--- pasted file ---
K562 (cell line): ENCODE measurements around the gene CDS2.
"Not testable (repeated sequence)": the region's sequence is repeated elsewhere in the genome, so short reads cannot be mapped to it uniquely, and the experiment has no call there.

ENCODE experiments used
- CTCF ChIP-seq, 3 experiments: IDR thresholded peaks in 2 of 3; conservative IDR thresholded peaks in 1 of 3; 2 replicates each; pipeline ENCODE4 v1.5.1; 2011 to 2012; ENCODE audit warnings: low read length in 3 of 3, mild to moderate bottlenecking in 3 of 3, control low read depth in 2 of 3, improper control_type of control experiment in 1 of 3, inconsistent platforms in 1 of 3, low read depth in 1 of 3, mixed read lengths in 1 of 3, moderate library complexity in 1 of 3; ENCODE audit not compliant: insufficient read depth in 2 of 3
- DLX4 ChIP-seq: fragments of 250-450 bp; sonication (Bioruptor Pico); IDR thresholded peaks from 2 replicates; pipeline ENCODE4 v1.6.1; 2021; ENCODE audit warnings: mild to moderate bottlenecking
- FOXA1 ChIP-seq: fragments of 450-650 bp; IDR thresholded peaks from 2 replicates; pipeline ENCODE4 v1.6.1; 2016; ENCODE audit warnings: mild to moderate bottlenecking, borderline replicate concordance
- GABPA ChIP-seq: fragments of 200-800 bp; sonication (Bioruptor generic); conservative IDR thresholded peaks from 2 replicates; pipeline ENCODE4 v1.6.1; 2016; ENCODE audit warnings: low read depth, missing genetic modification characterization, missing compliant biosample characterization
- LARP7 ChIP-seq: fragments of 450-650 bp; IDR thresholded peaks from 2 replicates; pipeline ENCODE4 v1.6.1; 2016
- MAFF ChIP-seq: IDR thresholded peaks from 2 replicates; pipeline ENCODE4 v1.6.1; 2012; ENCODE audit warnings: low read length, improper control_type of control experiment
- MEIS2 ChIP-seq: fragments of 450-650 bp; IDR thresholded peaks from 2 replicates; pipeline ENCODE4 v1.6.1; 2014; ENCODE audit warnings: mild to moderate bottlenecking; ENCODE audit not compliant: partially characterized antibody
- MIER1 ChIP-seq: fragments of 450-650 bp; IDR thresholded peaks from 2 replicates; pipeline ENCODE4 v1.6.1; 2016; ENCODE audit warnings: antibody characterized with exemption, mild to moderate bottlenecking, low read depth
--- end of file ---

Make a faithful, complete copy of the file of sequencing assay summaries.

K562 (cell line): ENCODE measurements around the gene CDS2.
"Not testable (repeated sequence)": the region's sequence is repeated elsewhere in the genome, so short reads cannot be mapped to it uniquely, and the experiment has no call there.

ENCODE experiments used
- CTCF ChIP-seq, 3 experiments: IDR thresholded peaks in 2 of 3; conservative IDR thresholded peaks in 1 of 3; 2 replicates each; pipeline ENCODE4 v1.5.1; 2011 to 2012; ENCODE audit warnings: low read length in 3 of 3, mild to moderate bottlenecking in 3 of 3, control low read depth in 2 of 3, improper control_type of control experiment in 1 of 3, inconsistent platforms in 1 of 3, low read depth in 1 of 3, mixed read lengths in 1 of 3, moderate library complexity in 1 of 3; ENCODE audit not compliant: insufficient read depth in 2 of 3
- DLX4 ChIP-seq: fragments of 250-450 bp; sonication (Bioruptor Pico); IDR thresholded peaks from 2 replicates; pipeline ENCODE4 v1.6.1; 2021; ENCODE audit warnings: mild to moderate bottlenecking
- FOXA1 ChIP-seq: fragments of 450-650 bp; IDR thresholded peaks from 2 replicates; pipeline ENCODE4 v1.6.1; 2016; ENCODE audit warnings: mild to moderate bottlenecking, borderline replicate concordance
- GABPA ChIP-seq: fragments of 200-800 bp; sonication (Bioruptor generic); conservative IDR thresholded peaks from 2 replicates; pipeline ENCODE4 v1.6.1; 2016; ENCODE audit warnings: low read depth, missing genetic modification characterization, missing compliant biosample characterization
- LARP7 ChIP-seq: fragments of 450-650 bp; IDR thresholded peaks from 2 replicates; pipeline ENCODE4 v1.6.1; 2016
- MAFF ChIP-seq: IDR thresholded peaks from 2 replicates; pipeline ENCODE4 v1.6.1; 2012; ENCODE audit warnings: low read length, improper control_type of control experiment
- MEIS2 ChIP-seq: fragments of 450-650 bp; IDR thresholded peaks from 2 replicates; pipeline ENCODE4 v1.6.1; 2014; ENCODE audit warnings: mild to moderate bottlenecking; ENCODE audit not compliant: partially characterized antibody
- MIER1 ChIP-seq: fragments of 450-650 bp; IDR thresholded peaks from 2 replicates; pipeline ENCODE4 v1.6.1; 2016; ENCODE audit warnings: antibody characterized with exemption, mild to moderate bottlenecking, low read depth